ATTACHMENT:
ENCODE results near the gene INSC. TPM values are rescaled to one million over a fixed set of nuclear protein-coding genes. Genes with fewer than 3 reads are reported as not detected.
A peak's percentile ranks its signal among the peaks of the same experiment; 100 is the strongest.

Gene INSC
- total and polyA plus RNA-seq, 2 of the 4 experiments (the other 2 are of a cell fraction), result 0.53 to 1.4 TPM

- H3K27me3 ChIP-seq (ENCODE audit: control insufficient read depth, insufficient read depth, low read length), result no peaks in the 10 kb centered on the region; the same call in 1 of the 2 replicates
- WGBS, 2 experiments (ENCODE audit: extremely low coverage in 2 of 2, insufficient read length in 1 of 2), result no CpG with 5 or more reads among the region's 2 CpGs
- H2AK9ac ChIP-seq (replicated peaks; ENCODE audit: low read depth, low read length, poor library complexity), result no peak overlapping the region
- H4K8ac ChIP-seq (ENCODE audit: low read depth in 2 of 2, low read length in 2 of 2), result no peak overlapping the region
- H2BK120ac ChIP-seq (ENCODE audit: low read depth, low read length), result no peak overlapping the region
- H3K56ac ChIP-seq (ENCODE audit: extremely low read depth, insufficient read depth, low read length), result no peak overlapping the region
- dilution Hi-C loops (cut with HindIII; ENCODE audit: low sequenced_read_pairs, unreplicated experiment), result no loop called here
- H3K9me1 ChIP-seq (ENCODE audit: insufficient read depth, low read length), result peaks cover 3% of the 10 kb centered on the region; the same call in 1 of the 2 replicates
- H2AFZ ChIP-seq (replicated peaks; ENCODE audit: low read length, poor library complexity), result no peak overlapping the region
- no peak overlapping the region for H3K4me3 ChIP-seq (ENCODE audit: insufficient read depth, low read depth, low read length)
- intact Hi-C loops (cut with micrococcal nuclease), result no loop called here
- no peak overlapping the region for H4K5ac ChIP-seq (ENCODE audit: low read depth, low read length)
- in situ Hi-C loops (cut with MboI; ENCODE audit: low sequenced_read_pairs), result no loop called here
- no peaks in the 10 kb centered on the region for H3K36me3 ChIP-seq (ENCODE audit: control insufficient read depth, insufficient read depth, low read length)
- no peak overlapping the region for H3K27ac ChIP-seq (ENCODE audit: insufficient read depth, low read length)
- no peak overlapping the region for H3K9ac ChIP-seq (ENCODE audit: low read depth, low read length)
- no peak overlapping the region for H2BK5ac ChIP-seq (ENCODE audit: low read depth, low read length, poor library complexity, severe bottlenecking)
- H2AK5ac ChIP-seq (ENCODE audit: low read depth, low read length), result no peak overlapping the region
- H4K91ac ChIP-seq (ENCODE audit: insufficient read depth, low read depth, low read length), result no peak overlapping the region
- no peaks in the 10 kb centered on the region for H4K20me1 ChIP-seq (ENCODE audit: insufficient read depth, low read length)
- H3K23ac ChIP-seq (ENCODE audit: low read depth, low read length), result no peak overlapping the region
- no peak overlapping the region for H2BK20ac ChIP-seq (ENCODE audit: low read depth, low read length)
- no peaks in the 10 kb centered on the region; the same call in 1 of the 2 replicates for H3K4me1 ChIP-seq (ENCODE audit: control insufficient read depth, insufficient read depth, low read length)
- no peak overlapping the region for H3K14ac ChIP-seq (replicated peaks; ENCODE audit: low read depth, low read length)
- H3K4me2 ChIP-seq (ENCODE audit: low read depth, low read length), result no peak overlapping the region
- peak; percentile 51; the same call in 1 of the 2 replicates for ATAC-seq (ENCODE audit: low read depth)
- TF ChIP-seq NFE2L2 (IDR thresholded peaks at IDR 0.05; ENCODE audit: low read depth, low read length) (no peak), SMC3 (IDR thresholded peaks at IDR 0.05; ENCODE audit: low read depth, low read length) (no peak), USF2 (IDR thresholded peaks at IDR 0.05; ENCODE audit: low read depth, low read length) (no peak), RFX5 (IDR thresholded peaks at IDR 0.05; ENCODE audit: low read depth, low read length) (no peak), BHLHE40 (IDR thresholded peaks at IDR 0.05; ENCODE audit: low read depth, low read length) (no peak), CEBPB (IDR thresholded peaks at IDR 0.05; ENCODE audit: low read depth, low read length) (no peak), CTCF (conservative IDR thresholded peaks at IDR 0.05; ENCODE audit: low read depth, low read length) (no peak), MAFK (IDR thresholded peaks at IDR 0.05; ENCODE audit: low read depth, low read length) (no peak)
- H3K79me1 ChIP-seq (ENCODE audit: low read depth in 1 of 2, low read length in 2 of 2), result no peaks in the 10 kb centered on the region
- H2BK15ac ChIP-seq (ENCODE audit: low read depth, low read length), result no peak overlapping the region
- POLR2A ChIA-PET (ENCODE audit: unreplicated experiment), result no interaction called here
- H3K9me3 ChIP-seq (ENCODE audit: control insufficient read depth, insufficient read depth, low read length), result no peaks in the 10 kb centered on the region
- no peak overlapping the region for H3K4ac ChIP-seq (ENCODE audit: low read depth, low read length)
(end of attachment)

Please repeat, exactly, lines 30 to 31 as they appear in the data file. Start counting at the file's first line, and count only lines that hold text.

- peak; percentile 51; the same call in 1 of the 2 replicates for ATAC-seq (ENCODE audit: low read depth)
- TF ChIP-seq NFE2L2 (IDR thresholded peaks at IDR 0.05; ENCODE audit: low read depth, low read length) (no peak), SMC3 (IDR thresholded peaks at IDR 0.05; ENCODE audit: low read depth, low read length) (no peak), USF2 (IDR thresholded peaks at IDR 0.05; ENCODE audit: low read depth, low read length) (no peak), RFX5 (IDR thresholded peaks at IDR 0.05; ENCODE audit: low read depth, low read length) (no peak), BHLHE40 (IDR thresholded peaks at IDR 0.05; ENCODE audit: low read depth, low read length) (no peak), CEBPB (IDR thresholded peaks at IDR 0.05; ENCODE audit: low read depth, low read length) (no peak), CTCF (conservative IDR thresholded peaks at IDR 0.05; ENCODE audit: low read depth, low read length) (no peak), MAFK (IDR thresholded peaks at IDR 0.05; ENCODE audit: low read depth, low read length) (no peak)